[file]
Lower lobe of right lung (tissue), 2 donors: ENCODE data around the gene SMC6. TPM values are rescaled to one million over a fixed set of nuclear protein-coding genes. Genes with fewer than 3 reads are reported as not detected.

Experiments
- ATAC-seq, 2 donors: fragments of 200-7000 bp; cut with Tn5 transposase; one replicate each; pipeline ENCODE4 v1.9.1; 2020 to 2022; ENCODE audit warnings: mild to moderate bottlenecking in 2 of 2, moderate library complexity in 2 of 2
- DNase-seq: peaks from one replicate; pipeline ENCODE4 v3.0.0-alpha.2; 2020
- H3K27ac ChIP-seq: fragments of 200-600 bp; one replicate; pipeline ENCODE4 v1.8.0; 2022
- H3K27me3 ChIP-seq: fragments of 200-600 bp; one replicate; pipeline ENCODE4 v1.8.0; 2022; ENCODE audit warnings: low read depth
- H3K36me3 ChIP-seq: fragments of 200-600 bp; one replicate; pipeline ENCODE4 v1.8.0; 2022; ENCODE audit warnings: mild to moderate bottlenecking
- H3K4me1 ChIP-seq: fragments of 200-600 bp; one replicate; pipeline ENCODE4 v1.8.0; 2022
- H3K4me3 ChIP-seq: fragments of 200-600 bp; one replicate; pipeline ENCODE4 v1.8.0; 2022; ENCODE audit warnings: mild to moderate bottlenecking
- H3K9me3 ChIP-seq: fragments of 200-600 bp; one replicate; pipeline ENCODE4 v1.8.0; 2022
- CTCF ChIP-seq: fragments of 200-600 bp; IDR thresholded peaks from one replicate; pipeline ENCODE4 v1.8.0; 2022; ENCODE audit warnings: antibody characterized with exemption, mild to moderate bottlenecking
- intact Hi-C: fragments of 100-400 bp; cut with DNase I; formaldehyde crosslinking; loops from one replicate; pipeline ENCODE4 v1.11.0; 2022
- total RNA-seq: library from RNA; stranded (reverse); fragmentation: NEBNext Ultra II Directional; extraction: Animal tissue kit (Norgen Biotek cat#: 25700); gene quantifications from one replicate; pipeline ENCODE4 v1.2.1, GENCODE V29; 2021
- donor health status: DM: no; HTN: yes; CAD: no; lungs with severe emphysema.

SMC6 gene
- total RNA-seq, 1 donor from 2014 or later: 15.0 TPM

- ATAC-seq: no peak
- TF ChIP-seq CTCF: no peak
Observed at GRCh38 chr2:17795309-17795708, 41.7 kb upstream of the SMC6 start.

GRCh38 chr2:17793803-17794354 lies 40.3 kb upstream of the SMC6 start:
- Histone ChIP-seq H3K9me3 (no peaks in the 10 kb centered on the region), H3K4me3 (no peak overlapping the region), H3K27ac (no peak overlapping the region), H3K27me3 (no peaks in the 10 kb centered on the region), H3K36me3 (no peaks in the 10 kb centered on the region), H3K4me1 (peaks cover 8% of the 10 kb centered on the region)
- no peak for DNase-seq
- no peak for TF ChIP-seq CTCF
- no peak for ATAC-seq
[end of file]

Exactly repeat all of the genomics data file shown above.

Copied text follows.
Lower lobe of right lung (tissue), 2 donors: ENCODE data around the gene SMC6. TPM values are rescaled to one million over a fixed set of nuclear protein-coding genes. Genes with fewer than 3 reads are reported as not detected.

Experiments
- ATAC-seq, 2 donors: fragments of 200-7000 bp; cut with Tn5 transposase; one replicate each; pipeline ENCODE4 v1.9.1; 2020 to 2022; ENCODE audit warnings: mild to moderate bottlenecking in 2 of 2, moderate library complexity in 2 of 2
- DNase-seq: peaks from one replicate; pipeline ENCODE4 v3.0.0-alpha.2; 2020
- H3K27ac ChIP-seq: fragments of 200-600 bp; one replicate; pipeline ENCODE4 v1.8.0; 2022
- H3K27me3 ChIP-seq: fragments of 200-600 bp; one replicate; pipeline ENCODE4 v1.8.0; 2022; ENCODE audit warnings: low read depth
- H3K36me3 ChIP-seq: fragments of 200-600 bp; one replicate; pipeline ENCODE4 v1.8.0; 2022; ENCODE audit warnings: mild to moderate bottlenecking
- H3K4me1 ChIP-seq: fragments of 200-600 bp; one replicate; pipeline ENCODE4 v1.8.0; 2022
- H3K4me3 ChIP-seq: fragments of 200-600 bp; one replicate; pipeline ENCODE4 v1.8.0; 2022; ENCODE audit warnings: mild to moderate bottlenecking
- H3K9me3 ChIP-seq: fragments of 200-600 bp; one replicate; pipeline ENCODE4 v1.8.0; 2022
- CTCF ChIP-seq: fragments of 200-600 bp; IDR thresholded peaks from one replicate; pipeline ENCODE4 v1.8.0; 2022; ENCODE audit warnings: antibody characterized with exemption, mild to moderate bottlenecking
- intact Hi-C: fragments of 100-400 bp; cut with DNase I; formaldehyde crosslinking; loops from one replicate; pipeline ENCODE4 v1.11.0; 2022
- total RNA-seq: library from RNA; stranded (reverse); fragmentation: NEBNext Ultra II Directional; extraction: Animal tissue kit (Norgen Biotek cat#: 25700); gene quantifications from one replicate; pipeline ENCODE4 v1.2.1, GENCODE V29; 2021
- donor health status: DM: no; HTN: yes; CAD: no; lungs with severe emphysema.

SMC6 gene
- total RNA-seq, 1 donor from 2014 or later: 15.0 TPM

- ATAC-seq: no peak
- TF ChIP-seq CTCF: no peak
Observed at GRCh38 chr2:17795309-17795708, 41.7 kb upstream of the SMC6 start.

GRCh38 chr2:17793803-17794354 lies 40.3 kb upstream of the SMC6 start:
- Histone ChIP-seq H3K9me3 (no peaks in the 10 kb centered on the region), H3K4me3 (no peak overlapping the region), H3K27ac (no peak overlapping the region), H3K27me3 (no peaks in the 10 kb centered on the region), H3K36me3 (no peaks in the 10 kb centered on the region), H3K4me1 (peaks cover 8% of the 10 kb centered on the region)
- no peak for DNase-seq
- no peak for TF ChIP-seq CTCF
- no peak for ATAC-seq